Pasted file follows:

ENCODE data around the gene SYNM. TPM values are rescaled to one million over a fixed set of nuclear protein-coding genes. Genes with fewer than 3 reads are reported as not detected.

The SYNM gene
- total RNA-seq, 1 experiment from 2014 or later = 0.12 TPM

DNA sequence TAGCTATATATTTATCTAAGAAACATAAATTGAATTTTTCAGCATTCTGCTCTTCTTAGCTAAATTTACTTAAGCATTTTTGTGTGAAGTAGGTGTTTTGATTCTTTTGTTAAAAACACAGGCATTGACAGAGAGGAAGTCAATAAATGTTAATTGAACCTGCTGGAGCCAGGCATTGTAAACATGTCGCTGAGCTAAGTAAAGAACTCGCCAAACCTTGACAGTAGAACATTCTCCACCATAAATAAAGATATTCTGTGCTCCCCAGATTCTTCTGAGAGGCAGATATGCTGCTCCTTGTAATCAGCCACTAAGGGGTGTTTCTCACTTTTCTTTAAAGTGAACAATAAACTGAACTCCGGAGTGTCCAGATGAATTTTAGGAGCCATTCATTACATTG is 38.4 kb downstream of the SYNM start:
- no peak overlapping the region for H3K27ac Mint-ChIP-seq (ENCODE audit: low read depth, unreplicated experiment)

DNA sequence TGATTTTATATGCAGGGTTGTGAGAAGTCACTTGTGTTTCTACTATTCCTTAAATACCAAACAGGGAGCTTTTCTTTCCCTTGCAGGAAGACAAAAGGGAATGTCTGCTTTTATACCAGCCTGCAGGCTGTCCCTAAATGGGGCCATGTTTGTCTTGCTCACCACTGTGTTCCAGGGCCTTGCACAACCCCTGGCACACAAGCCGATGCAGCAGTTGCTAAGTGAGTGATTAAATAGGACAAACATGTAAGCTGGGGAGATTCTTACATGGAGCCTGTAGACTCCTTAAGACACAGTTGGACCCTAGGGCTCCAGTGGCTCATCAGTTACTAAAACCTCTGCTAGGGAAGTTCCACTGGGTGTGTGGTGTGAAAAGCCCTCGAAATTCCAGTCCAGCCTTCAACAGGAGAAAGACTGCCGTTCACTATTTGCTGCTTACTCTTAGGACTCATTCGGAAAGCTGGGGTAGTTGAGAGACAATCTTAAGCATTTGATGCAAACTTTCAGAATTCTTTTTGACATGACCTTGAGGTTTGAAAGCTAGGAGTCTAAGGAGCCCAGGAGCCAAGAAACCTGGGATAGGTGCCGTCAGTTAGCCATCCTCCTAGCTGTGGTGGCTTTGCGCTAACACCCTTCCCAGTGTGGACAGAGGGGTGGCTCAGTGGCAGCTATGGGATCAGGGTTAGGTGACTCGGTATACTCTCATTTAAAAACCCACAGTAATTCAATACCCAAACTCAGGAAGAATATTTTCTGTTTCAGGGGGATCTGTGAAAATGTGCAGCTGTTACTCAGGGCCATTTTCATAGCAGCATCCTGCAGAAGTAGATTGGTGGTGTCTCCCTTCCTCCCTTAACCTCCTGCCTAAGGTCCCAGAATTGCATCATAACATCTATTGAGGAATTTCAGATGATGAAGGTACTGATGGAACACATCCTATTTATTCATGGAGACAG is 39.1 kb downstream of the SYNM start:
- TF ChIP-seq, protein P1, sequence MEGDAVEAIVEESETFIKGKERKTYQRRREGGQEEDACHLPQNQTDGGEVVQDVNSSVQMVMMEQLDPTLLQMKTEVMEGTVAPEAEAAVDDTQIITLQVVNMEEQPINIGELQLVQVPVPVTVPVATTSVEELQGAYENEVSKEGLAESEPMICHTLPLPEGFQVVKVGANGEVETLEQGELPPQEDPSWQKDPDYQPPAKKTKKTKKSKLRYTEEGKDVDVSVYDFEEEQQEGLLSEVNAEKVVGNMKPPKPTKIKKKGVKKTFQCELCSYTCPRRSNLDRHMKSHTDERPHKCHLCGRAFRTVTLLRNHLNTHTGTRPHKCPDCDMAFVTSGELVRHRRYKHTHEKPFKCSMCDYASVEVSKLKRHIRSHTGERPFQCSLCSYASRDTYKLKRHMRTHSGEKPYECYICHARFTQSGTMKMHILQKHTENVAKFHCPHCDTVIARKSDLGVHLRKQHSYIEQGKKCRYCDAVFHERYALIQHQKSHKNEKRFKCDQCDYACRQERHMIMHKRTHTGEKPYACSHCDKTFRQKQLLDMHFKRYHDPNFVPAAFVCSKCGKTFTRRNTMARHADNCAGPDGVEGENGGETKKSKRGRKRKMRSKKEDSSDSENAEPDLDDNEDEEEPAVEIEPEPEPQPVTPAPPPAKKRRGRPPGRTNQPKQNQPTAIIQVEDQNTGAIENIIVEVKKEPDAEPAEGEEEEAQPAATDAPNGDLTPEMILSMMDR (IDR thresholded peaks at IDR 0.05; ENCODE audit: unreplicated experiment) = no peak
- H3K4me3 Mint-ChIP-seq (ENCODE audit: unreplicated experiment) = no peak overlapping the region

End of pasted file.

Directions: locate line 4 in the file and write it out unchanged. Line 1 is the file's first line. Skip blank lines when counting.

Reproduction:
DNA sequence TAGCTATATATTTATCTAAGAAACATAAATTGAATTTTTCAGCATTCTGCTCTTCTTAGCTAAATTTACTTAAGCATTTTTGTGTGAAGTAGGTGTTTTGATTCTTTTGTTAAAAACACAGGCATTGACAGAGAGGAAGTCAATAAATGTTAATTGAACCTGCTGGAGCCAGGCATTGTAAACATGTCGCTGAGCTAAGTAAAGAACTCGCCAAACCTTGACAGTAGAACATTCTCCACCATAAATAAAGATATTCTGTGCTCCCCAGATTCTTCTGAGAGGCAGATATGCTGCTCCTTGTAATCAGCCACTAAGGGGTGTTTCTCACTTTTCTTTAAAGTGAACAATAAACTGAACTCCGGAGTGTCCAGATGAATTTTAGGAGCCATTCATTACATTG is 38.4 kb downstream of the SYNM start: